I am not a vegan, but i eat a mostly vegan diet. I like to say that I am 95% vegan, 98% vegetarian and 2% whatever I want. Becoming “more vegan” has been a gradual — very gradual — process. When I was in my 20s I was what I like to call a junk-food vegetarian. I didn’t eat meat, but I wasn’t very strict about it, and I ate very little in the way of plant-based foods. In fact, I think my diet consisted mostly of pasta, pizza and chocolate chip cookie dough. I also didn’t have a very clear idea about why I was a vegetarian. Health was only a weak motivator since I had little regard for my well-being. I had a vague understanding of the environmental impacts and societal consequences of industrialized farming, but I wouldn’t have been able to speak very clearly about it. In short, my motivations were a mystery, even to me.
After I moved to New York City in my late 20s I adopted a diet consisting largely of takeout food. I switched back to eating meat because I was sick and I didn’t know why and I hypothesized that perhaps I wasn’t getting enough protein from my junk-food diet. (In fact I was sick because I had an undiagnosed medical condition, but I’ll save that story for another post). My weight (and my self-esteem along with it) yo-yo’d. Periodically I would embrace a diet or lifestyle craze. Fit For Life helped me lose 30 pounds though I gained it back because I couldn’t maintain its strict combining rules. I tried Atkins, consuming mostly hamburgers and cottage cheese but it didn’t work for me. I would periodically get into juicing, then burn out, or get really into working out at the gym, then stop abruptly.
Eventually…and I’m really jumping ahead here, like 10 years ahead, I started to adopt a healthier way of life. I use the phrase “way of life” very intentionally, because I stopped dieting altogether and just began to embrace foods and styles of cooking I had shunned previously. Last summer (the summer of 2012) I decided I would experiment with going completely vegan from Memorial Day through Labor Day, and it was a revelation. I discovered exciting kitchen appliances like the Vitamix which I used to make non-dairy rice milk and salad dressings, in addition to a wide variety of green (and other-colored) smoothies. I found quinoa to be an excellent substitute for pasta and a wonderful companion to lentils and other beans and legumes. I learned it is possible to make cookies — delicious cookies — without using milk or eggs. And most importantly, I learned that a vegan diet is not in any way austere or ascetic, and that I could live this way without feeling even the slightest bit deprived. In fact, I felt more fulfilled than ever, and I lost 15 pounds effortlessly.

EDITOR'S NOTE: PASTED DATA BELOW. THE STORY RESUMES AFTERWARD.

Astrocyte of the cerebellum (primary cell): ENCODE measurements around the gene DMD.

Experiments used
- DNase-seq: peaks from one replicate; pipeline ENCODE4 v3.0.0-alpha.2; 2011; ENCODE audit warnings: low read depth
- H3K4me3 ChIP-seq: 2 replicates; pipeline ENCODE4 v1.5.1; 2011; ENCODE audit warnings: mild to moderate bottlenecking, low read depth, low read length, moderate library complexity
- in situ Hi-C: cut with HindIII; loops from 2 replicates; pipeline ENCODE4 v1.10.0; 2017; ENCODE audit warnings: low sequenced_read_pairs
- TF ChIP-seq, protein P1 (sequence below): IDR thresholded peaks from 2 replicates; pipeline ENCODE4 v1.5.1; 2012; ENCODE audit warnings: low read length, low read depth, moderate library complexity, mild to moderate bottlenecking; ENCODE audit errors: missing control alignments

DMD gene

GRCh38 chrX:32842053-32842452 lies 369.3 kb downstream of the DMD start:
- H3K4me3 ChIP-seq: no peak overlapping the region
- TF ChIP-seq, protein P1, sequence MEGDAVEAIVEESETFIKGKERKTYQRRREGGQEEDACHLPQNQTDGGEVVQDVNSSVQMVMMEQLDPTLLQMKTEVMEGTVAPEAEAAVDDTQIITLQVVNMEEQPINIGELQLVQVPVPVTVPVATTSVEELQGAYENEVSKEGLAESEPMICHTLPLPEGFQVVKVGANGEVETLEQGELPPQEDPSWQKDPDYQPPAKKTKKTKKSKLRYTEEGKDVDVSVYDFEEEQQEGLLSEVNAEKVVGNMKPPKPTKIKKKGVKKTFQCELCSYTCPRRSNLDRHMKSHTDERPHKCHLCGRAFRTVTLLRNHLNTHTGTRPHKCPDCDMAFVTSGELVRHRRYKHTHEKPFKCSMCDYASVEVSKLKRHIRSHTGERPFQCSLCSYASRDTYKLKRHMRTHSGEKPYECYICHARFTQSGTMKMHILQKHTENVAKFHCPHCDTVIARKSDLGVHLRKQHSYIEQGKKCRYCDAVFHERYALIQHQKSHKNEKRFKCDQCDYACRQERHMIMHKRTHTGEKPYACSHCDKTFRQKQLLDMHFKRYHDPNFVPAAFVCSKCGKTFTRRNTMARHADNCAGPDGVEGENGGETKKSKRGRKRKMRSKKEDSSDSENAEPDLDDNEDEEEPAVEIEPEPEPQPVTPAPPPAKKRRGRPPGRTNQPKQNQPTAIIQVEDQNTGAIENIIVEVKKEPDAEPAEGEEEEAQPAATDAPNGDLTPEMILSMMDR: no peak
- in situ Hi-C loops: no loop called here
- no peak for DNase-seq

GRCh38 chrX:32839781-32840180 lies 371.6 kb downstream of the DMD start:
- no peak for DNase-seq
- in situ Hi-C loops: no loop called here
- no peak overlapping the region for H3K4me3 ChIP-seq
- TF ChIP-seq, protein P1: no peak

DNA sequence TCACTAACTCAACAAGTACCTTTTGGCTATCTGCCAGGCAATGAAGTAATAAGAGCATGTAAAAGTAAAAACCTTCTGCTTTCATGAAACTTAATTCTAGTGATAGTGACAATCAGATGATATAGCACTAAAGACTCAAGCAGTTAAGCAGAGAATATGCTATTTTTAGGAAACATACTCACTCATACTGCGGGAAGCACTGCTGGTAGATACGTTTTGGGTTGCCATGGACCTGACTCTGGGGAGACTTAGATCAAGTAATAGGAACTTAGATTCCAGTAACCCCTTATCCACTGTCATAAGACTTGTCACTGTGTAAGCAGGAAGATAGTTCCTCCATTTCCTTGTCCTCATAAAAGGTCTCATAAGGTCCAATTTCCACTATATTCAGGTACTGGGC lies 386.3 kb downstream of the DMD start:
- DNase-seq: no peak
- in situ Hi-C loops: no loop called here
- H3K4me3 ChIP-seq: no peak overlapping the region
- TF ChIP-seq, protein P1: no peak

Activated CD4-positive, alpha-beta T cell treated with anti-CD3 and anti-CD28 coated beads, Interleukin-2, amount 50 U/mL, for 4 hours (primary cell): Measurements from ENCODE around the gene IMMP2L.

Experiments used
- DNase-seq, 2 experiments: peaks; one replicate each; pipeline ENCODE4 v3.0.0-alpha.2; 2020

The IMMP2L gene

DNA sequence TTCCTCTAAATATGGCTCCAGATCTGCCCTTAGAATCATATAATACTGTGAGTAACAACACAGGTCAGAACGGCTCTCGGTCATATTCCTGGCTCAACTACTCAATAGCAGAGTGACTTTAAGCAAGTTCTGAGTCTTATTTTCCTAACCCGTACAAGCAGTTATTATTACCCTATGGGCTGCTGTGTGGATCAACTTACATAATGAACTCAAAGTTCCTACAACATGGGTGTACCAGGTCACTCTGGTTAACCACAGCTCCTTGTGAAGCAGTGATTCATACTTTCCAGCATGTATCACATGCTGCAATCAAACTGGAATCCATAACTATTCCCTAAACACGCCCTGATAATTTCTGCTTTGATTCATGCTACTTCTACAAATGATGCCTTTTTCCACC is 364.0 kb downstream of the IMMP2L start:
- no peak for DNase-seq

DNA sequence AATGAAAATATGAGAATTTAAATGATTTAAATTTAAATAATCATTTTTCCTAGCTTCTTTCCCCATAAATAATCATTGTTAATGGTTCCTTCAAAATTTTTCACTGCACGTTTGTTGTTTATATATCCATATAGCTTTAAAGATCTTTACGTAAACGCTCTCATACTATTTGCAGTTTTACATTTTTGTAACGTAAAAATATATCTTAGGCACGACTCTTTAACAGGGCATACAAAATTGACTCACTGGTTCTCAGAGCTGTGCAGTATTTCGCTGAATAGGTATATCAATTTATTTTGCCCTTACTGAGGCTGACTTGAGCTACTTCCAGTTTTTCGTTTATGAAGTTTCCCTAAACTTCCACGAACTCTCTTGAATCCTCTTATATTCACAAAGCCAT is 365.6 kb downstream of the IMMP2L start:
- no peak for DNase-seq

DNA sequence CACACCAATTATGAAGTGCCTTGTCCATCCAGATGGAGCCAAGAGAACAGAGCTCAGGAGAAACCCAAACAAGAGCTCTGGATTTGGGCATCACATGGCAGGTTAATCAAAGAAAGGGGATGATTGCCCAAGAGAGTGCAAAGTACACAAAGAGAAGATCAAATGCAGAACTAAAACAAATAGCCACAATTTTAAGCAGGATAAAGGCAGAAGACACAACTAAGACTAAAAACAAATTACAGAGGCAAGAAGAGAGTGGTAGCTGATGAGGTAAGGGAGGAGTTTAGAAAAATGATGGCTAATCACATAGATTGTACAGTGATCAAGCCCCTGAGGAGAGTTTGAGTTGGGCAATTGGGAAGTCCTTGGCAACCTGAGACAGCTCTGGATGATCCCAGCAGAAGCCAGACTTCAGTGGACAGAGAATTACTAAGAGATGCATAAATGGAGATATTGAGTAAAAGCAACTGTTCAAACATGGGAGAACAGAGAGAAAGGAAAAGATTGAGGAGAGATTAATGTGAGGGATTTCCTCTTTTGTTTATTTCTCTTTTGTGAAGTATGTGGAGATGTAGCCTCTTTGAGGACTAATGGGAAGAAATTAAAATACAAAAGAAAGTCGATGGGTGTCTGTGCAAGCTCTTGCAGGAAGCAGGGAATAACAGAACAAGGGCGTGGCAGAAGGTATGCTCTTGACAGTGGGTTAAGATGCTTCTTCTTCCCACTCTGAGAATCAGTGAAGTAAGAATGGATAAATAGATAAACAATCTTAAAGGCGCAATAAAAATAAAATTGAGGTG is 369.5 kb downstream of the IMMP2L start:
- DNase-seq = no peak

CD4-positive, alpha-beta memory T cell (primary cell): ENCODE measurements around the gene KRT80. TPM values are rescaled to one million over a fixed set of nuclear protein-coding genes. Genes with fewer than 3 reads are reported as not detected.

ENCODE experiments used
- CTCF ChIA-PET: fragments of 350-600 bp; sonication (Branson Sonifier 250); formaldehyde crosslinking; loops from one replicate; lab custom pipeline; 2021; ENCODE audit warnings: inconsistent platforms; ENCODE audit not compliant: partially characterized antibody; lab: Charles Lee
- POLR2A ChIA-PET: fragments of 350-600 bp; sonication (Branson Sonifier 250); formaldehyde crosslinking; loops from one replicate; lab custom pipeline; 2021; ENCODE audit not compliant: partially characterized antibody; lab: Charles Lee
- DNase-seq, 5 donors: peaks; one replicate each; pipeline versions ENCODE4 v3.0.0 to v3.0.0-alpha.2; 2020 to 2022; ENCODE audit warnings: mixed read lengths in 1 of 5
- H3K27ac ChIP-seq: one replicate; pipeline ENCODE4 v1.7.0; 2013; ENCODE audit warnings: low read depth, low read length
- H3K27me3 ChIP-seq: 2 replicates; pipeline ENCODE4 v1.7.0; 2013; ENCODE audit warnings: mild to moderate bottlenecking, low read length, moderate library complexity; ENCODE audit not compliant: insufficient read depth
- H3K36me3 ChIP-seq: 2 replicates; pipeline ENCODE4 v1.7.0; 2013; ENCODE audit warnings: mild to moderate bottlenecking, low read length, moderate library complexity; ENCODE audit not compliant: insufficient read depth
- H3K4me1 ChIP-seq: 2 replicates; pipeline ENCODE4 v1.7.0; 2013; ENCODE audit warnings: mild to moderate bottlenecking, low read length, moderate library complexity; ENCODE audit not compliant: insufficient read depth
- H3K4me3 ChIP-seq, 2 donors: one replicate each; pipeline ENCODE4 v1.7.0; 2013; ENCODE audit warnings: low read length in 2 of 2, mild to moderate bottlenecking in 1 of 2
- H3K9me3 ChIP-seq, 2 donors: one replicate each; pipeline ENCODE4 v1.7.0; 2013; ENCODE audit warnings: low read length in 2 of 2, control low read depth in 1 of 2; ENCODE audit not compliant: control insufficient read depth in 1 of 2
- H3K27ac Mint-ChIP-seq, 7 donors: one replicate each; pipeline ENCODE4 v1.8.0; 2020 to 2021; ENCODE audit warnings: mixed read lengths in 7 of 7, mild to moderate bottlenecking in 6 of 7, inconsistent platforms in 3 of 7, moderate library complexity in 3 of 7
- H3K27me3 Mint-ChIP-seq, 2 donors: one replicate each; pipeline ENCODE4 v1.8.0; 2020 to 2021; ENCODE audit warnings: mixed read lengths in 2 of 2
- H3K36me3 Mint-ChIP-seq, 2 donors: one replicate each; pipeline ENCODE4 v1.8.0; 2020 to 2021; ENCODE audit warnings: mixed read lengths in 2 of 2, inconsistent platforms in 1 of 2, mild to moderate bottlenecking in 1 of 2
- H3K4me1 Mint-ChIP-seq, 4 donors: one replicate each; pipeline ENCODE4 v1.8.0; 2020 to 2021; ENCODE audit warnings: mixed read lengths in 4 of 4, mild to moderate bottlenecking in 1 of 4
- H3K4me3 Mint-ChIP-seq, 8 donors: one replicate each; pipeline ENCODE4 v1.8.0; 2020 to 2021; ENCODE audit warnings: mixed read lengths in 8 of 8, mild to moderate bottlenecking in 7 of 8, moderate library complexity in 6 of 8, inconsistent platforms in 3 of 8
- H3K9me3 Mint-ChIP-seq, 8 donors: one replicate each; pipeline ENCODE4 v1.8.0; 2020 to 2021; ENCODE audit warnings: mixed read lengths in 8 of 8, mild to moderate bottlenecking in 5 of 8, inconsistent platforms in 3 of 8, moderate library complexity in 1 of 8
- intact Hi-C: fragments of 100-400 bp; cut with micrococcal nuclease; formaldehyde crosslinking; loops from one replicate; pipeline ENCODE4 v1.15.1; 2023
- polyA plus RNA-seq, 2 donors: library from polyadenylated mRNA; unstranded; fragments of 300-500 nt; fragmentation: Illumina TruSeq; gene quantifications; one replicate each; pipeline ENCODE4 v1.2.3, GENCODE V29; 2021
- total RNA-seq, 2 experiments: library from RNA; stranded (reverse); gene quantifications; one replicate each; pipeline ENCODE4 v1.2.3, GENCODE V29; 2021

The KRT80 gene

At the end of that summer my nephew got married and I used the opportunity to take a week off to travel to Virginia for the wedding and some vacation time. Of course, I rewarded myself for surviving my vegan summer by eating anything I wanted while I was away — and I got sick. Very sick. When I returned I went to a gastroenterologist convinced that I had stomach cancer. Several months later – after an endoscopy, a CAT scan and lots of blood work that provided no explanation for my deterioriating condition, it occurred to me that maybe I needed to go back to the vegan diet I’d embraced, and felt good on, over the summer. I did, and I began to feel better immediately. Bye-bye gastroenterologist.
Examples of times when I am not vegan include the following:
Also, i can’t imagine a life completely devoid of pizza. Not yet, anyway. Progress, not perfection.